Which two states are the port states when RSTP has converged?

Which two states are the port states when RSTP has converged? (choose two)






13 Comments on “Which two states are the port states when RSTP has converged?

  1. James Bond says:

    Answer: A D


    RSTP only has 3 port states that are discarding, learning and forwarding. When RSTP has converged there are only 2 port states left: discarding and forwarding but the answers don’t mention about discarding state so blocking state (answer A) may be considered the best alternative answer

  2. Vlad says:

    I think B and D! Because RSTP has three types of port states: discarding, learning and forwarding.”disabled” is nonsense…

  3. Gary says:

    A and D.

    STP (802.1D) RSTP (802.1w)
    Disabled Discarding
    Blocking Discarding
    Listening Discarding
    Learning Learning
    Forwarding Forwarding

    •The port is in the blocking state, which means discarding in a stable topology.

  4. Newbie says:

    Yesterday i passed 200-120 and this question was in my exam with available answers such as:
    A. discarding
    B. learning
    C. disabled
    D. forwarding
    E. listening

    So, right answers is A and D.
    Looks like Cisco fixed it.

  5. Jim says:

    Answer is B & D. In RSTP a number of port states now come under ‘Discarding’.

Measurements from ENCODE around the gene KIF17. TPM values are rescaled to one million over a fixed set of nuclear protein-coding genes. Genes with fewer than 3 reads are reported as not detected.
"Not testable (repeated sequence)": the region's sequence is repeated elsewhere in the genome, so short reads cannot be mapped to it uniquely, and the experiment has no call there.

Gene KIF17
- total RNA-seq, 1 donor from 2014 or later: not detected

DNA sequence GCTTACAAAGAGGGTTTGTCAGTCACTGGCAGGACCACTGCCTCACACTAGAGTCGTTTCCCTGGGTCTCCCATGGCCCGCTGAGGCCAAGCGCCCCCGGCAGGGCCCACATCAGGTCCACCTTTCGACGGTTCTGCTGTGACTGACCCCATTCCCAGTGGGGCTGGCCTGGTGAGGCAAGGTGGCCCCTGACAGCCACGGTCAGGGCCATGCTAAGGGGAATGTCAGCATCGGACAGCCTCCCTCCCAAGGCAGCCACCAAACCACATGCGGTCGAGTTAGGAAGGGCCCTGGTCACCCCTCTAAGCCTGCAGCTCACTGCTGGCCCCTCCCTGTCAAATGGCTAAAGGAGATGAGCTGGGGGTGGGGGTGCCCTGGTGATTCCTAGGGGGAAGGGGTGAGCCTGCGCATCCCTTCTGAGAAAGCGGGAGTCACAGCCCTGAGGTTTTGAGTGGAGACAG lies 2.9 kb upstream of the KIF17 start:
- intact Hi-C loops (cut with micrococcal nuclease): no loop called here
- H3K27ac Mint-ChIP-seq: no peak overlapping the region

A. blocking -> Discarding
    B. learning
    C. disabled -> Discarding
    D. forwarding
    E. listening -> Discarding.

    So the only 2 RSTP port states listed are B & D. B doesnt sounds right in a converged network, however, according to Cisco the ‘Learning’ state is present in an Active topology (ie converged?):


  6. Henrique says:

    Read carefully:

    Definitely is blocking and forwarding.

    Both ports on the link between A and the root are put in designated blocking as soon as they come up. Thus far, everything behaves as in a pure 802.1D environment. However, at this stage, a negotiation takes place between Switch A and the root. As soon as A receives the BPDU of the root, it blocks the non-edge designated ports. This operation is called sync. Once this is done, Bridge A explicitly authorizes the root bridge to put its port in the forwarding state.

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